h323-message-body values

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L1 Bithead

h323-message-body values

We seem to have a new h.225/h.323 scanning campaign going on that disturbs meetings. The strings that seem to be the same throughout are "productId: MERA RTU" and "versionId: 4.4.0-06a".

 

So I've tried two different methods of catching this traffic. Custom threat signatures and custom apps with the same pattern matched, but neither work. Here's a sample custom threat signature:

 

<vulnerability-threat version="6.1.0">
  <entry name="42006">
    <signature>
      <standard>
        <entry name="H323 productId MERA RTU">
          <and-condition>
            <entry name="And Condition 1">
              <or-condition>
                <entry name="Or Condition 1">
                  <operator>
                    <pattern-match>
                      <pattern>\x4d45524120525455\x</pattern>
                      <context>unknown-req-tcp-payload</context>
                    </pattern-match>
                  </operator>
                </entry>
              </or-condition>
            </entry>
          </and-condition>
          <order-free>yes</order-free>
          <scope>protocol-data-unit</scope>
        </entry>
      </standard>
    </signature>
    <default-action>
      <alert/>
    </default-action>
    <threatname>H323 MERA Test 4</threatname>
    <severity>high</severity>
    <direction>client2server</direction>
    <affected-host>
      <server>yes</server>
    </affected-host>
  </entry>
</vulnerability-threat>

I've also tried matching with the versionId pattern (\x342e342e302d303661\x) or the word "MERA", both fail. Any idea how to catch this with a signature?

 

Here are the relevant parts of the pcap:

Screenshot 2015-11-26 16.21.20.png

 

I've a case open with support, but our partner support can be slow...

 

Thanks,

Will

L2 Linker

Re: h323-message-body values

I just did a quick look and it looks like H323 also seems to use UDP so you might want to and the same pattern but the a udp context. I could be completely wrong though.
L1 Bithead

Re: h323-message-body values

Hello murphj,

 

The initial session setup is an h.225 connection on tcp/1720, which is where this value is found.

 

Thanks,

Will

L4 Transporter

Re: h323-message-body values

I've reviewed some of the documentation available, and I don't believe we have any exposed contexts to make signatures for h225/h323 traffic.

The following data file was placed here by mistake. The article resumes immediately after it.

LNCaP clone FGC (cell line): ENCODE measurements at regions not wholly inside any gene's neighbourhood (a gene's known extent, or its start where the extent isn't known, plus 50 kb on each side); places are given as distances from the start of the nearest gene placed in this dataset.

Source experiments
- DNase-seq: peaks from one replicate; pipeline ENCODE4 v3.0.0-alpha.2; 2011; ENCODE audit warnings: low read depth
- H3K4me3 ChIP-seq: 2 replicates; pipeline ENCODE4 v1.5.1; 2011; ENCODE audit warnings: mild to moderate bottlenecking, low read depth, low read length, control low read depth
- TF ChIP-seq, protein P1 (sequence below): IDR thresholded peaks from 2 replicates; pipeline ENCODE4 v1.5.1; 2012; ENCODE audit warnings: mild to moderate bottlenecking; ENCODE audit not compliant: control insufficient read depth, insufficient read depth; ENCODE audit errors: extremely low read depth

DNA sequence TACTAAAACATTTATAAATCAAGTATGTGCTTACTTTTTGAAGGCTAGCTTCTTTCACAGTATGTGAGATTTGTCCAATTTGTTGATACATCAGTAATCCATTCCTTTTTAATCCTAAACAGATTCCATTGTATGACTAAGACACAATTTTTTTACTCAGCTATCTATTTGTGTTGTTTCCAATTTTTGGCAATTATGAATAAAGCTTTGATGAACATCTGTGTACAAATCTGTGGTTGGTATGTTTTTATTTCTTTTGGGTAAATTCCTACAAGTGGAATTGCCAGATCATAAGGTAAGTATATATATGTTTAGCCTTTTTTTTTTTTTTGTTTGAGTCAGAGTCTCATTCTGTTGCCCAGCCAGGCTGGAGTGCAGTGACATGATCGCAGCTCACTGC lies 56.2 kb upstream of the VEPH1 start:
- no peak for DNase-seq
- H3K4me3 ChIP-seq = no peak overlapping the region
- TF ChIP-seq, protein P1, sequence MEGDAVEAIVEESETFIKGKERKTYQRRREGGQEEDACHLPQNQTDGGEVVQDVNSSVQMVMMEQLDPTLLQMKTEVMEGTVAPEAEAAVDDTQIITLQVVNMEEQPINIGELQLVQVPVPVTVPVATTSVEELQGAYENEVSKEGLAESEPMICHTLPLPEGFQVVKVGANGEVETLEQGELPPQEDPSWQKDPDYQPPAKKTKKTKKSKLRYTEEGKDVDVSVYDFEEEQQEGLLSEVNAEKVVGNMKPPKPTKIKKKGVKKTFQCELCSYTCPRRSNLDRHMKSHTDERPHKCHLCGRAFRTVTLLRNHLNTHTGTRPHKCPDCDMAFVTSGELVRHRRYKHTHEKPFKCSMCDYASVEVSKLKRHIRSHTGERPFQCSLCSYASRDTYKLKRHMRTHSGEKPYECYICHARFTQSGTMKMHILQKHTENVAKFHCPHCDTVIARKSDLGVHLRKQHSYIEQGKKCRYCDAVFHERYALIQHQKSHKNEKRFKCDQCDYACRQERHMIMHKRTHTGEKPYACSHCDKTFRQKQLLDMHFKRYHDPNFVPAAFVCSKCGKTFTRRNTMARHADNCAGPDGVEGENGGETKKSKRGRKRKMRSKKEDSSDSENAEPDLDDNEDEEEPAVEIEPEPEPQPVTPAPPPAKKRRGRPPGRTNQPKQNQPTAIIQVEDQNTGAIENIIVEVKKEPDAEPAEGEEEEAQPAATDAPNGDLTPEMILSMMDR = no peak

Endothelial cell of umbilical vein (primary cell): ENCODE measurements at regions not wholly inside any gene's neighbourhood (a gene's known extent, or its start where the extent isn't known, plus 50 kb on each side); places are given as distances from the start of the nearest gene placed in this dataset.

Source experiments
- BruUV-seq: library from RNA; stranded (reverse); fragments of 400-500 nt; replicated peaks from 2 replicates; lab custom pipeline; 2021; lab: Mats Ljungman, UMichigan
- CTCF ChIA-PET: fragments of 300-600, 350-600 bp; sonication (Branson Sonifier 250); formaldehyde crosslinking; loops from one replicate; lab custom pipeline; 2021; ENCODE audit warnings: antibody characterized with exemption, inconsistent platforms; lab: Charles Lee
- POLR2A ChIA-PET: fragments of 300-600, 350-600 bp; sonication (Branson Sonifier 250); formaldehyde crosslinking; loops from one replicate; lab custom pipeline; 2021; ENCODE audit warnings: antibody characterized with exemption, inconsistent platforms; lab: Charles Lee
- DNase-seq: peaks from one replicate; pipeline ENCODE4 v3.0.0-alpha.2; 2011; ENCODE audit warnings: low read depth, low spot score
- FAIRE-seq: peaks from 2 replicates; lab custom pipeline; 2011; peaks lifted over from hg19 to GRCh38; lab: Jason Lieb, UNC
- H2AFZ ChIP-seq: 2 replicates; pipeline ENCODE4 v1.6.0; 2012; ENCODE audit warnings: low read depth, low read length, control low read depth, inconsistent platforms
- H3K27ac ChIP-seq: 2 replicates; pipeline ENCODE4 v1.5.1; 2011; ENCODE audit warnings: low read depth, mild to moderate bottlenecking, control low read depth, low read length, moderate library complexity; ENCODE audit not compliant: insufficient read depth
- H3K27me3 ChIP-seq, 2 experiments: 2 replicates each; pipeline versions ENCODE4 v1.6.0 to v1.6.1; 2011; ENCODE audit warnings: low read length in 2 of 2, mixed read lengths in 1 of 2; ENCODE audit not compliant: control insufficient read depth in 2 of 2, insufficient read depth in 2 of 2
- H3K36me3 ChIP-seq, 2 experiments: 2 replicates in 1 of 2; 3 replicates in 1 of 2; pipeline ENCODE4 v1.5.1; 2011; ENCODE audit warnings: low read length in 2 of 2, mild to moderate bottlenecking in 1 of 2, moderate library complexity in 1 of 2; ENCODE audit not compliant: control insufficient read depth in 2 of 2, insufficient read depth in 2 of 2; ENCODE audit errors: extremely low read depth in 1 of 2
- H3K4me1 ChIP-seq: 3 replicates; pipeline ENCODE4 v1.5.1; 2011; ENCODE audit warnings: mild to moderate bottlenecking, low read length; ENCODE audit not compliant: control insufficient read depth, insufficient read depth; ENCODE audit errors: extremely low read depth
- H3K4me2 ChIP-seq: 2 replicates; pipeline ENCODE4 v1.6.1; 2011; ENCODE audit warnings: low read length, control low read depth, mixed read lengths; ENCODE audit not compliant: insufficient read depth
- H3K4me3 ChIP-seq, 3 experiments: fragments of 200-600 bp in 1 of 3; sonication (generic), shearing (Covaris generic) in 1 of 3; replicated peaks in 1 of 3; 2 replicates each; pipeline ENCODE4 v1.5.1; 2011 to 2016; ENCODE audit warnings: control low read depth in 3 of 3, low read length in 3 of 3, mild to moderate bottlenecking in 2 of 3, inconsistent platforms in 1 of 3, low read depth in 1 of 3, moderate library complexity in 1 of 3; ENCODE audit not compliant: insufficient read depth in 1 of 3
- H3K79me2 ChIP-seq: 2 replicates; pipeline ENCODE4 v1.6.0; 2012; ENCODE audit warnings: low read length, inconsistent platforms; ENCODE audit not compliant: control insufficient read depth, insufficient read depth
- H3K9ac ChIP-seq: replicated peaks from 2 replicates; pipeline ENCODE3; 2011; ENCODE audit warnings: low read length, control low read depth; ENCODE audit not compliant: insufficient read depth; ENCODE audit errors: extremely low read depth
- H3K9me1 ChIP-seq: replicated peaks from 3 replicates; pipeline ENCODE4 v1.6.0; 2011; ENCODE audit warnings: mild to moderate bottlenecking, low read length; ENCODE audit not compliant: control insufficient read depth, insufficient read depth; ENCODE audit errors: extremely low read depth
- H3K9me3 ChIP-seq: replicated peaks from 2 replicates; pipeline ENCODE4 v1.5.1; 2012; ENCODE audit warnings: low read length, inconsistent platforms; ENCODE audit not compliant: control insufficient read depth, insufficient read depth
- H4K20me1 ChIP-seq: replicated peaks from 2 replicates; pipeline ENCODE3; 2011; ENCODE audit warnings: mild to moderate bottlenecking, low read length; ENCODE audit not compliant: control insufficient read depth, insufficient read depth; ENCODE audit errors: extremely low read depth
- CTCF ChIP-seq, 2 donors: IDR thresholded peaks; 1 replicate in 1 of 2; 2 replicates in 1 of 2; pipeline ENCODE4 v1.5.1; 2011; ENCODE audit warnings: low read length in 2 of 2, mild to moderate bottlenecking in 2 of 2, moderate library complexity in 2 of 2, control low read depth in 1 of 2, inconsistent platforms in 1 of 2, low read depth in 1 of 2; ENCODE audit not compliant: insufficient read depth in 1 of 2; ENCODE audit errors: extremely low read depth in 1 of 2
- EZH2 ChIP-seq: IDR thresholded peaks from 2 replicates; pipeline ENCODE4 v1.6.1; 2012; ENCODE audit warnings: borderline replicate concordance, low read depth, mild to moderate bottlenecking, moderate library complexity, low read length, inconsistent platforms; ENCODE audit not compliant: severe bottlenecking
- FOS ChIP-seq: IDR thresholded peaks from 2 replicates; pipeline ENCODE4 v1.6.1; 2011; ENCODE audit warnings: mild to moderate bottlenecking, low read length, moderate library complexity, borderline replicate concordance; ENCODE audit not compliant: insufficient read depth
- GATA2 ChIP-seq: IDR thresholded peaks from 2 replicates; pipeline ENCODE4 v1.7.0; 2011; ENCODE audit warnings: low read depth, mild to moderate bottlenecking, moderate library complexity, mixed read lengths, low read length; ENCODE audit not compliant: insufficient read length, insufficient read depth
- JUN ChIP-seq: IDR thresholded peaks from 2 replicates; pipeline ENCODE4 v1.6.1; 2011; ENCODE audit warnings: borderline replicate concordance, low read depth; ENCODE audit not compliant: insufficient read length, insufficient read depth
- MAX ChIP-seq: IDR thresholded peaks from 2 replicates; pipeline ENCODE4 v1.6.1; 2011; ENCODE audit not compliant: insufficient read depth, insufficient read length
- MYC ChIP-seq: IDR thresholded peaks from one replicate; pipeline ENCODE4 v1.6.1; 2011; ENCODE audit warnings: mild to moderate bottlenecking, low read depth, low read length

I don't believe attempting to match this as unknown-req-tcp-payload will work given that the traffic is likely being interpreted by the correct decoder and isn't technically "unknown."

 

A custom application may be possible; I have less experience here, but am willing to investigate when I return to the office on Monday. If you attach a full packet capture, I can toy around with it in my lab to see what is possible?

L1 Bithead

Re: h323-message-body values

Hello rcole,

 

Thanks for the reply.

 

This sounds about right. The PAN totally sees it as an h.225 app, and so it makes sense that it's not "unknown".

 

I didn't see a place to attach a file, so here's a link to dropbox: h225-fw.pcap It's not sanitized, but there's nothing you can't find out from a scan...

 

I tried setting up a custom app, but the signature options I saw were the same. Hopefully, you'll have more success.

 

Thanks,

Will

L4 Transporter

Re: h323-message-body values

Froning:

 

I've verified your findings, and you are correct; it appears the exposed decoder contexts for custom applications are pretty much identical to the ones used in custom vulnerability signature creation.

 

I'm not certain that with the currently exposed contexts we would be able to write a custom signature/app to match this traffic; if a way exists, I'm not seeing it. Can the scan be blocked by it's originating IP with a security policy?

L1 Bithead

Re: h323-message-body values


@rcole wrote:

 

I'm not certain that with the currently exposed contexts we would be able to write a custom signature/app to match this traffic; if a way exists, I'm not seeing it. Can the scan be blocked by it's originating IP with a security policy?


At this point we've seen 230+ unique IPs with 10-15 new ones each day, so unfortunately blocking based on source IP isn't going to work. I have the pattern identified, which means I can put something together, but the PAN is supposed to make my life easy.

 

I appreciate you looking into this for me. I asked my partner support team to escalate the ticket to PAN, so hopefully we get something from them.

 

Thanks,

Will

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